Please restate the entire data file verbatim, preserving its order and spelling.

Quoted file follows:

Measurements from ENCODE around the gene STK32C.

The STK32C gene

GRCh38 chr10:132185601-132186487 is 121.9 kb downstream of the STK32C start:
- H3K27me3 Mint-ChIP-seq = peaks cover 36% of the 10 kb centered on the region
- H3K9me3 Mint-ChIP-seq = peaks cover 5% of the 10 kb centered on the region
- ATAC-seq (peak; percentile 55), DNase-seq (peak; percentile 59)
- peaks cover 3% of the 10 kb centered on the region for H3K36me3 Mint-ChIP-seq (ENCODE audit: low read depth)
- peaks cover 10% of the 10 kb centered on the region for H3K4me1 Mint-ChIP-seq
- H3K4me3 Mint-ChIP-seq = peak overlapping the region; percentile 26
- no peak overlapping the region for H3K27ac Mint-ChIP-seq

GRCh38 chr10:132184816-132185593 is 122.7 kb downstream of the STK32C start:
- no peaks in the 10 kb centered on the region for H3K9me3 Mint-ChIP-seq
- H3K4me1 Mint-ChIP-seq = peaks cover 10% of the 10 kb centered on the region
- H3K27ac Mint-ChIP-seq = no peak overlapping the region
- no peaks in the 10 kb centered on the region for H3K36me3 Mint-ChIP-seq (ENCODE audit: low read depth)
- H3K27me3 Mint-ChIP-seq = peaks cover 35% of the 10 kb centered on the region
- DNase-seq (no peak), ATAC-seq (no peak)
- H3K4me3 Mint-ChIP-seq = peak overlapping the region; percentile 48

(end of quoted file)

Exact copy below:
Measurements from ENCODE around the gene STK32C.

The STK32C gene

GRCh38 chr10:132185601-132186487 is 121.9 kb downstream of the STK32C start:
- H3K27me3 Mint-ChIP-seq = peaks cover 36% of the 10 kb centered on the region
- H3K9me3 Mint-ChIP-seq = peaks cover 5% of the 10 kb centered on the region
- ATAC-seq (peak; percentile 55), DNase-seq (peak; percentile 59)
- peaks cover 3% of the 10 kb centered on the region for H3K36me3 Mint-ChIP-seq (ENCODE audit: low read depth)
- peaks cover 10% of the 10 kb centered on the region for H3K4me1 Mint-ChIP-seq
- H3K4me3 Mint-ChIP-seq = peak overlapping the region; percentile 26
- no peak overlapping the region for H3K27ac Mint-ChIP-seq

GRCh38 chr10:132184816-132185593 is 122.7 kb downstream of the STK32C start:
- no peaks in the 10 kb centered on the region for H3K9me3 Mint-ChIP-seq
- H3K4me1 Mint-ChIP-seq = peaks cover 10% of the 10 kb centered on the region
- H3K27ac Mint-ChIP-seq = no peak overlapping the region
- no peaks in the 10 kb centered on the region for H3K36me3 Mint-ChIP-seq (ENCODE audit: low read depth)
- H3K27me3 Mint-ChIP-seq = peaks cover 35% of the 10 kb centered on the region
- DNase-seq (no peak), ATAC-seq (no peak)
- H3K4me3 Mint-ChIP-seq = peak overlapping the region; percentile 48